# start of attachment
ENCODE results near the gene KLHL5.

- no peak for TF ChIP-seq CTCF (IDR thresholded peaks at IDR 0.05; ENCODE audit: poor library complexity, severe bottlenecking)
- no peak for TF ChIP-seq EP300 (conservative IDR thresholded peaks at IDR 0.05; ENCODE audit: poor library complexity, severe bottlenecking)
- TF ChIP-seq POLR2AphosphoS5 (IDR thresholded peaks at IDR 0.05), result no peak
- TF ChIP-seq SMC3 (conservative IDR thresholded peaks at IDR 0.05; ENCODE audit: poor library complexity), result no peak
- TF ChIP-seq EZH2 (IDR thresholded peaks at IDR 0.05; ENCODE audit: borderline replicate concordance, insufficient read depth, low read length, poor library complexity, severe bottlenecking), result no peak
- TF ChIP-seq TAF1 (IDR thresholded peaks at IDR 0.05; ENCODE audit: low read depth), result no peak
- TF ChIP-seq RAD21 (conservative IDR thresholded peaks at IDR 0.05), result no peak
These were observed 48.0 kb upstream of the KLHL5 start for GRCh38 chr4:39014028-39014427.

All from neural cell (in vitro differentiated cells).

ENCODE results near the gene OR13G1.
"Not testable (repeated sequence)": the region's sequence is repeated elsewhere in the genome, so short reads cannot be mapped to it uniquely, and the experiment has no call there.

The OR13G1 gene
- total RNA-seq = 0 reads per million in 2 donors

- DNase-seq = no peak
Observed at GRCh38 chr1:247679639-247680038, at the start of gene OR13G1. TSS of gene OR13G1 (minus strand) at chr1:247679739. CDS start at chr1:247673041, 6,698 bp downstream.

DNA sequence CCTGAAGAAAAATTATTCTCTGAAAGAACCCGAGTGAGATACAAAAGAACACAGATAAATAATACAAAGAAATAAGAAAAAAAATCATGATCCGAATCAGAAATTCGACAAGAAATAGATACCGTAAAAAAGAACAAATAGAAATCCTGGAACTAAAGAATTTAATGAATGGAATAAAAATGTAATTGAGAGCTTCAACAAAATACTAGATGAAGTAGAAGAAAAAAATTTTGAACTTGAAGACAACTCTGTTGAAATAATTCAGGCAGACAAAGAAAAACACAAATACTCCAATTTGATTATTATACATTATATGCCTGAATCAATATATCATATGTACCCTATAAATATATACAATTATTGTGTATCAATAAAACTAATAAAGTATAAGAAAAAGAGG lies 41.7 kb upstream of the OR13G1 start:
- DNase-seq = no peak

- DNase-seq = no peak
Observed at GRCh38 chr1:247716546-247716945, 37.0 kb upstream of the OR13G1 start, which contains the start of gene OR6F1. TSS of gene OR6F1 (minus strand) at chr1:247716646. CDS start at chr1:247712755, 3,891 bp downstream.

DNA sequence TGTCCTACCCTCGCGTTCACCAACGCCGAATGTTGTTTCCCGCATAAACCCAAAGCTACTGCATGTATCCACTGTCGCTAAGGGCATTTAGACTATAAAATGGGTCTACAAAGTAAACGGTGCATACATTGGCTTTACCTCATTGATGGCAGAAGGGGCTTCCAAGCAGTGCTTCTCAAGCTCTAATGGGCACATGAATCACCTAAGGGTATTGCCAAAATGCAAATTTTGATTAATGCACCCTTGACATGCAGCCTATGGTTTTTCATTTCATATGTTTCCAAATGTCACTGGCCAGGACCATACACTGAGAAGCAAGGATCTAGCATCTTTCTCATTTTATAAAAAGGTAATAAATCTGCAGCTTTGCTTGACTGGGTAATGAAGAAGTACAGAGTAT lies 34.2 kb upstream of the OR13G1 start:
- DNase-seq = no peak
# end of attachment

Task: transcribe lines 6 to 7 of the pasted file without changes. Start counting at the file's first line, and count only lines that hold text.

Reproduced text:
- TF ChIP-seq EZH2 (IDR thresholded peaks at IDR 0.05; ENCODE audit: borderline replicate concordance, insufficient read depth, low read length, poor library complexity, severe bottlenecking), result no peak
- TF ChIP-seq TAF1 (IDR thresholded peaks at IDR 0.05; ENCODE audit: low read depth), result no peak